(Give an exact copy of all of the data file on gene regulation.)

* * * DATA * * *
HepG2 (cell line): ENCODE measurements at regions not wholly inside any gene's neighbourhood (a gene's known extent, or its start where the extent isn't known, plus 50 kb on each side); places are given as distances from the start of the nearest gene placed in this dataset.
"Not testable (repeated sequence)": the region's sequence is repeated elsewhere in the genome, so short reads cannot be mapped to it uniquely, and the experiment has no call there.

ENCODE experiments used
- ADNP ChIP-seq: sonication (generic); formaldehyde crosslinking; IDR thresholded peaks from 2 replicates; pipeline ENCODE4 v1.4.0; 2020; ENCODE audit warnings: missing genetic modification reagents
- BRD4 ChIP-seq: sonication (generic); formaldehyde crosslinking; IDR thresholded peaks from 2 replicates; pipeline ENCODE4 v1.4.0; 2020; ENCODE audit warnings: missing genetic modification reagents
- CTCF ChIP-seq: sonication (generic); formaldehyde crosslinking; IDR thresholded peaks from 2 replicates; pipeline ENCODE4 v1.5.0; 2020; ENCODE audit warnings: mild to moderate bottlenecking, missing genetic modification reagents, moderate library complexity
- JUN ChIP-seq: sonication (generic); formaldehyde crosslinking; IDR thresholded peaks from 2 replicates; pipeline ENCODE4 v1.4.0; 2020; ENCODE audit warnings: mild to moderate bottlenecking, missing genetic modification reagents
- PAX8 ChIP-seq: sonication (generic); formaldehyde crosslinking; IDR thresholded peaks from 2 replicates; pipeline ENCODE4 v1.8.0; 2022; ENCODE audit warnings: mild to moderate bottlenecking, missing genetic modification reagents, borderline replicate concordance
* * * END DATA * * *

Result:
HepG2 (cell line): ENCODE measurements at regions not wholly inside any gene's neighbourhood (a gene's known extent, or its start where the extent isn't known, plus 50 kb on each side); places are given as distances from the start of the nearest gene placed in this dataset.
"Not testable (repeated sequence)": the region's sequence is repeated elsewhere in the genome, so short reads cannot be mapped to it uniquely, and the experiment has no call there.

ENCODE experiments used
- ADNP ChIP-seq: sonication (generic); formaldehyde crosslinking; IDR thresholded peaks from 2 replicates; pipeline ENCODE4 v1.4.0; 2020; ENCODE audit warnings: missing genetic modification reagents
- BRD4 ChIP-seq: sonication (generic); formaldehyde crosslinking; IDR thresholded peaks from 2 replicates; pipeline ENCODE4 v1.4.0; 2020; ENCODE audit warnings: missing genetic modification reagents
- CTCF ChIP-seq: sonication (generic); formaldehyde crosslinking; IDR thresholded peaks from 2 replicates; pipeline ENCODE4 v1.5.0; 2020; ENCODE audit warnings: mild to moderate bottlenecking, missing genetic modification reagents, moderate library complexity
- JUN ChIP-seq: sonication (generic); formaldehyde crosslinking; IDR thresholded peaks from 2 replicates; pipeline ENCODE4 v1.4.0; 2020; ENCODE audit warnings: mild to moderate bottlenecking, missing genetic modification reagents
- PAX8 ChIP-seq: sonication (generic); formaldehyde crosslinking; IDR thresholded peaks from 2 replicates; pipeline ENCODE4 v1.8.0; 2022; ENCODE audit warnings: mild to moderate bottlenecking, missing genetic modification reagents, borderline replicate concordance